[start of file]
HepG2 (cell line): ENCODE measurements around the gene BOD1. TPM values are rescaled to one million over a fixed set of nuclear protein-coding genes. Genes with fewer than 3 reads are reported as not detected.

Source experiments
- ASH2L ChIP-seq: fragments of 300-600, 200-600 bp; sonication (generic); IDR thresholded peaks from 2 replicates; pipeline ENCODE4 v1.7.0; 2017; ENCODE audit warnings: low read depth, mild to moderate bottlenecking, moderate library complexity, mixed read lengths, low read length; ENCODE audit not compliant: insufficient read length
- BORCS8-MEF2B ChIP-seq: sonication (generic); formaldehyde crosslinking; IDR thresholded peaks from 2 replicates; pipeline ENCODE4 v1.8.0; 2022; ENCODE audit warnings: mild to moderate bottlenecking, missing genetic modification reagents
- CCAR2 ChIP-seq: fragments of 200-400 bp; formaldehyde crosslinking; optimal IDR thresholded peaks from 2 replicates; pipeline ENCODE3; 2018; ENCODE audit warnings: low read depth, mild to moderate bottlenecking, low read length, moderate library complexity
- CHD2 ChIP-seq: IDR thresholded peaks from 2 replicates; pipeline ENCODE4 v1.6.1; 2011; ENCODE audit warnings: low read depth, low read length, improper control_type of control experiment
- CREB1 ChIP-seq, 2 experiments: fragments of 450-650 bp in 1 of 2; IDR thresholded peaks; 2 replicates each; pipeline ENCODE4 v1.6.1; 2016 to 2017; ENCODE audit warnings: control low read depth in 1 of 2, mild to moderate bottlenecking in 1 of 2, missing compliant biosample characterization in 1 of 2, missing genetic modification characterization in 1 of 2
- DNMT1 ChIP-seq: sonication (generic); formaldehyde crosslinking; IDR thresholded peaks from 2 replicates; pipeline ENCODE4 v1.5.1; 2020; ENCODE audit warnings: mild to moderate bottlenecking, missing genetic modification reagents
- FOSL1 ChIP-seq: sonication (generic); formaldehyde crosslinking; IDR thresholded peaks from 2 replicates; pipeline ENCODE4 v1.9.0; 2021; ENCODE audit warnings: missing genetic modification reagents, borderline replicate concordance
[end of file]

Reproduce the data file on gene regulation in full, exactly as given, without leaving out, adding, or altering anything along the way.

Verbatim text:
HepG2 (cell line): ENCODE measurements around the gene BOD1. TPM values are rescaled to one million over a fixed set of nuclear protein-coding genes. Genes with fewer than 3 reads are reported as not detected.

Source experiments
- ASH2L ChIP-seq: fragments of 300-600, 200-600 bp; sonication (generic); IDR thresholded peaks from 2 replicates; pipeline ENCODE4 v1.7.0; 2017; ENCODE audit warnings: low read depth, mild to moderate bottlenecking, moderate library complexity, mixed read lengths, low read length; ENCODE audit not compliant: insufficient read length
- BORCS8-MEF2B ChIP-seq: sonication (generic); formaldehyde crosslinking; IDR thresholded peaks from 2 replicates; pipeline ENCODE4 v1.8.0; 2022; ENCODE audit warnings: mild to moderate bottlenecking, missing genetic modification reagents
- CCAR2 ChIP-seq: fragments of 200-400 bp; formaldehyde crosslinking; optimal IDR thresholded peaks from 2 replicates; pipeline ENCODE3; 2018; ENCODE audit warnings: low read depth, mild to moderate bottlenecking, low read length, moderate library complexity
- CHD2 ChIP-seq: IDR thresholded peaks from 2 replicates; pipeline ENCODE4 v1.6.1; 2011; ENCODE audit warnings: low read depth, low read length, improper control_type of control experiment
- CREB1 ChIP-seq, 2 experiments: fragments of 450-650 bp in 1 of 2; IDR thresholded peaks; 2 replicates each; pipeline ENCODE4 v1.6.1; 2016 to 2017; ENCODE audit warnings: control low read depth in 1 of 2, mild to moderate bottlenecking in 1 of 2, missing compliant biosample characterization in 1 of 2, missing genetic modification characterization in 1 of 2
- DNMT1 ChIP-seq: sonication (generic); formaldehyde crosslinking; IDR thresholded peaks from 2 replicates; pipeline ENCODE4 v1.5.1; 2020; ENCODE audit warnings: mild to moderate bottlenecking, missing genetic modification reagents
- FOSL1 ChIP-seq: sonication (generic); formaldehyde crosslinking; IDR thresholded peaks from 2 replicates; pipeline ENCODE4 v1.9.0; 2021; ENCODE audit warnings: missing genetic modification reagents, borderline replicate concordance